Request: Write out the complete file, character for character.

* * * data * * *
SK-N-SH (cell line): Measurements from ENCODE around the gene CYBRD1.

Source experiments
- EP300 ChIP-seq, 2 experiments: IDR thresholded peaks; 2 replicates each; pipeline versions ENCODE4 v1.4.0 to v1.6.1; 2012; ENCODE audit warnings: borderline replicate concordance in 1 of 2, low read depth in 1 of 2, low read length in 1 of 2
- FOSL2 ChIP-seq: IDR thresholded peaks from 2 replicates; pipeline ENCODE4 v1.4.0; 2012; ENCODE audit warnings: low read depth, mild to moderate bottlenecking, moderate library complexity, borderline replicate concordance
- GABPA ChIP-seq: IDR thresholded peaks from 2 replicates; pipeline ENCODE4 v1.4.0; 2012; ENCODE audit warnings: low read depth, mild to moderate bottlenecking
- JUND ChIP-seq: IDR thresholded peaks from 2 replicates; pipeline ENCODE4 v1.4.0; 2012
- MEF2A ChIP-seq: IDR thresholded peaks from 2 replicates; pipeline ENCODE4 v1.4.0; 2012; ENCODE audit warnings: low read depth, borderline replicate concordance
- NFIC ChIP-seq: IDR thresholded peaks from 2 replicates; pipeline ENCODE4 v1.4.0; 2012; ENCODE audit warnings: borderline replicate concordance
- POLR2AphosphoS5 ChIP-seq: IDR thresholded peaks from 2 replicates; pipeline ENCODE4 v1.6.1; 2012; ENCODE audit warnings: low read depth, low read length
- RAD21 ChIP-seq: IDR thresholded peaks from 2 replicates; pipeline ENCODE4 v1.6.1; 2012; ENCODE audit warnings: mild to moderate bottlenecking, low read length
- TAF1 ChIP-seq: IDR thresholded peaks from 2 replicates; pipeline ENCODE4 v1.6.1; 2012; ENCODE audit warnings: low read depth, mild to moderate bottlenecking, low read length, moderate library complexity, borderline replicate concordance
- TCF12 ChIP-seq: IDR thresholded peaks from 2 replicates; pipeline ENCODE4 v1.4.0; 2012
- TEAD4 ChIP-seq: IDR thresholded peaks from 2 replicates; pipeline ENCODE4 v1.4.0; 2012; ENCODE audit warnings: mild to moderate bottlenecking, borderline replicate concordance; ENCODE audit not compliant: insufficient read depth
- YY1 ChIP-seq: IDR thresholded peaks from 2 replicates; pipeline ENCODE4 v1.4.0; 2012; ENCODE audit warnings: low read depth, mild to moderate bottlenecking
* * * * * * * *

SK-N-SH (cell line): Measurements from ENCODE around the gene CYBRD1.

Source experiments
- EP300 ChIP-seq, 2 experiments: IDR thresholded peaks; 2 replicates each; pipeline versions ENCODE4 v1.4.0 to v1.6.1; 2012; ENCODE audit warnings: borderline replicate concordance in 1 of 2, low read depth in 1 of 2, low read length in 1 of 2
- FOSL2 ChIP-seq: IDR thresholded peaks from 2 replicates; pipeline ENCODE4 v1.4.0; 2012; ENCODE audit warnings: low read depth, mild to moderate bottlenecking, moderate library complexity, borderline replicate concordance
- GABPA ChIP-seq: IDR thresholded peaks from 2 replicates; pipeline ENCODE4 v1.4.0; 2012; ENCODE audit warnings: low read depth, mild to moderate bottlenecking
- JUND ChIP-seq: IDR thresholded peaks from 2 replicates; pipeline ENCODE4 v1.4.0; 2012
- MEF2A ChIP-seq: IDR thresholded peaks from 2 replicates; pipeline ENCODE4 v1.4.0; 2012; ENCODE audit warnings: low read depth, borderline replicate concordance
- NFIC ChIP-seq: IDR thresholded peaks from 2 replicates; pipeline ENCODE4 v1.4.0; 2012; ENCODE audit warnings: borderline replicate concordance
- POLR2AphosphoS5 ChIP-seq: IDR thresholded peaks from 2 replicates; pipeline ENCODE4 v1.6.1; 2012; ENCODE audit warnings: low read depth, low read length
- RAD21 ChIP-seq: IDR thresholded peaks from 2 replicates; pipeline ENCODE4 v1.6.1; 2012; ENCODE audit warnings: mild to moderate bottlenecking, low read length
- TAF1 ChIP-seq: IDR thresholded peaks from 2 replicates; pipeline ENCODE4 v1.6.1; 2012; ENCODE audit warnings: low read depth, mild to moderate bottlenecking, low read length, moderate library complexity, borderline replicate concordance
- TCF12 ChIP-seq: IDR thresholded peaks from 2 replicates; pipeline ENCODE4 v1.4.0; 2012
- TEAD4 ChIP-seq: IDR thresholded peaks from 2 replicates; pipeline ENCODE4 v1.4.0; 2012; ENCODE audit warnings: mild to moderate bottlenecking, borderline replicate concordance; ENCODE audit not compliant: insufficient read depth
- YY1 ChIP-seq: IDR thresholded peaks from 2 replicates; pipeline ENCODE4 v1.4.0; 2012; ENCODE audit warnings: low read depth, mild to moderate bottlenecking